When not in use, a hot-water radiator will fill with air, and that can cause problems when you switch it on after months of inactivity. Before turning on your system for the season, bleed the lines of any air. To do so, switch on the heat and the radiator. Locate the vent at the top of the radiator, unscrew it, and let the hot steam escape. Once the trapped air is gone, water will begin to drip out of the radiator. Catch the water with a cup, and screw the vent cap back into place.
Just as you need to bleed your radiator pipes of air, you need to bleed your backyard pipes of water. Autumn is the perfect time to drain a sprinkler system of standing water, which can burst pipes as it freezes and expands. Using either a manual or automatic drain valve or compressed air, remove the water from the pipes. When spring arrives, you'll have no trouble getting things flowing again to keep your garden green all summer long.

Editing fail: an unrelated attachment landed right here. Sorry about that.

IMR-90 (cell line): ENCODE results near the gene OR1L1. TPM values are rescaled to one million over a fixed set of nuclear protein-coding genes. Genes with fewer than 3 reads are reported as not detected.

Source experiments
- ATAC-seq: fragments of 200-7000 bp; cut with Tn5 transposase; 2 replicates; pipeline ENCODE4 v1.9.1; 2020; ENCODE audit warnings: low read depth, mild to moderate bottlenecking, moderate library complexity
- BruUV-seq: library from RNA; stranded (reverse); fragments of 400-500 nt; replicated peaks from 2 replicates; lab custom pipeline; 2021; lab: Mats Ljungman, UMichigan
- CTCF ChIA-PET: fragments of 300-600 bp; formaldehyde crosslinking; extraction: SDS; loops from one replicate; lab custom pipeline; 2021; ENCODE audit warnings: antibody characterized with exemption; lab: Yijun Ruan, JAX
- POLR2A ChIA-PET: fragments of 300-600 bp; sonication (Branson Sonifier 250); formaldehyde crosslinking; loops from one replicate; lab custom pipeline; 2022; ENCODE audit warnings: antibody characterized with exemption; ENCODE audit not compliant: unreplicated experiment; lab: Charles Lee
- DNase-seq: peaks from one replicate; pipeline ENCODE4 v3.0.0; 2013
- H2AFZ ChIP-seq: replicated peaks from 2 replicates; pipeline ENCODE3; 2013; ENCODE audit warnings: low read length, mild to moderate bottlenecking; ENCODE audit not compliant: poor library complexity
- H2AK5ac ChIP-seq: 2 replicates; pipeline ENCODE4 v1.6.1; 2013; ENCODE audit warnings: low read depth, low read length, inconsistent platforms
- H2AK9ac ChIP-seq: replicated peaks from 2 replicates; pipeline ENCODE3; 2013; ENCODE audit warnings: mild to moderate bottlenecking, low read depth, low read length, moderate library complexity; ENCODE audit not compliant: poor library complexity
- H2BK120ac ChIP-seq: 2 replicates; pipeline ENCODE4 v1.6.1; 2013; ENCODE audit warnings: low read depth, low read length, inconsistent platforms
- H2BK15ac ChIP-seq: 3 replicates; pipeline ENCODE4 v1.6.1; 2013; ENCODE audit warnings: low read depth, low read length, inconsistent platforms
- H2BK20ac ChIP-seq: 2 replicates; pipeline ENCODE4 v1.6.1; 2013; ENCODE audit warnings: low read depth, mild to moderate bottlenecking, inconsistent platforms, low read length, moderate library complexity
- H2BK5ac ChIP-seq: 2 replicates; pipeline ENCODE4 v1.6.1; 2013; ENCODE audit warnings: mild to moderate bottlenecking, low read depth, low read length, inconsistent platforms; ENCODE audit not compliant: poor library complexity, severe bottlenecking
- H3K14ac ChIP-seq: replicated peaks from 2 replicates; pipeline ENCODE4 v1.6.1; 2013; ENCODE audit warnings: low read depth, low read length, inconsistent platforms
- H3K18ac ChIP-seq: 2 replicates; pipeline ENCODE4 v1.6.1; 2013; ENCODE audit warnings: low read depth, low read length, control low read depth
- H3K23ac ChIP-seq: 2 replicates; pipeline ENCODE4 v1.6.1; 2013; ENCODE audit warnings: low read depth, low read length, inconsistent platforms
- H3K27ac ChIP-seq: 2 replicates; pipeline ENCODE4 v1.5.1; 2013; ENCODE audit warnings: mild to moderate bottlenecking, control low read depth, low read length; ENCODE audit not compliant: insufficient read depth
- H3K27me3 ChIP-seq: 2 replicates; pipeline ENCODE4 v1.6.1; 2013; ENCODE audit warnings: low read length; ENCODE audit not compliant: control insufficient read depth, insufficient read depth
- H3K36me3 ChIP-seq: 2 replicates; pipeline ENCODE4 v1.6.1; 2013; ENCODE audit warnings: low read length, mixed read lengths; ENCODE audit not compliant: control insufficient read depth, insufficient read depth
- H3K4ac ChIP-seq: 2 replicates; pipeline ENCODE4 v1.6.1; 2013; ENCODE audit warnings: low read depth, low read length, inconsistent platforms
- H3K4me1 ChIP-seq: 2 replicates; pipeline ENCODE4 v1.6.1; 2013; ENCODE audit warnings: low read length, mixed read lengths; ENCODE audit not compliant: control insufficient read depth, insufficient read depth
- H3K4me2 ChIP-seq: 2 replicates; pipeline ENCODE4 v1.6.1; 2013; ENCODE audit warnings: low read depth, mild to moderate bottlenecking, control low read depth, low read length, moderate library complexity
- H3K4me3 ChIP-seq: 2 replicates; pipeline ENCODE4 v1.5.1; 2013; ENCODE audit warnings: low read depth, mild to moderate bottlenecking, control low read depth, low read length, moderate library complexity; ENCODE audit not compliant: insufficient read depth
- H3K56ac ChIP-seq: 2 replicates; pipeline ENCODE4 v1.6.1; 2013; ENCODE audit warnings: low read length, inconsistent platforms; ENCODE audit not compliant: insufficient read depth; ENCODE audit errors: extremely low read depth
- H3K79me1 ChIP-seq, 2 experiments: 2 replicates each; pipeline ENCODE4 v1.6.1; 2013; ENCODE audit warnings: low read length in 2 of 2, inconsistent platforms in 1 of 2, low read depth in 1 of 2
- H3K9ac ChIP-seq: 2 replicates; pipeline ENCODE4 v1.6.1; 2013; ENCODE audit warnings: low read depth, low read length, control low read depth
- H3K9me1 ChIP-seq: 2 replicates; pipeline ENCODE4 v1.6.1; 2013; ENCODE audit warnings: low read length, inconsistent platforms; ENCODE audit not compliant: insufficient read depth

Time to put outdoor furniture back indoors—for now. Wipe down plastic patio furniture, rub wicker with tung oil, and check metal chairs and tables for signs of rust. After the furniture is clean and dry, fold it up and place it in the garage, shed, or basement to overwinter. If you don't have space to store patio furniture indoors, consider purchasing all-season covers made of vinyl or plastic that can provide a modest amount of protection from winter rain and sun.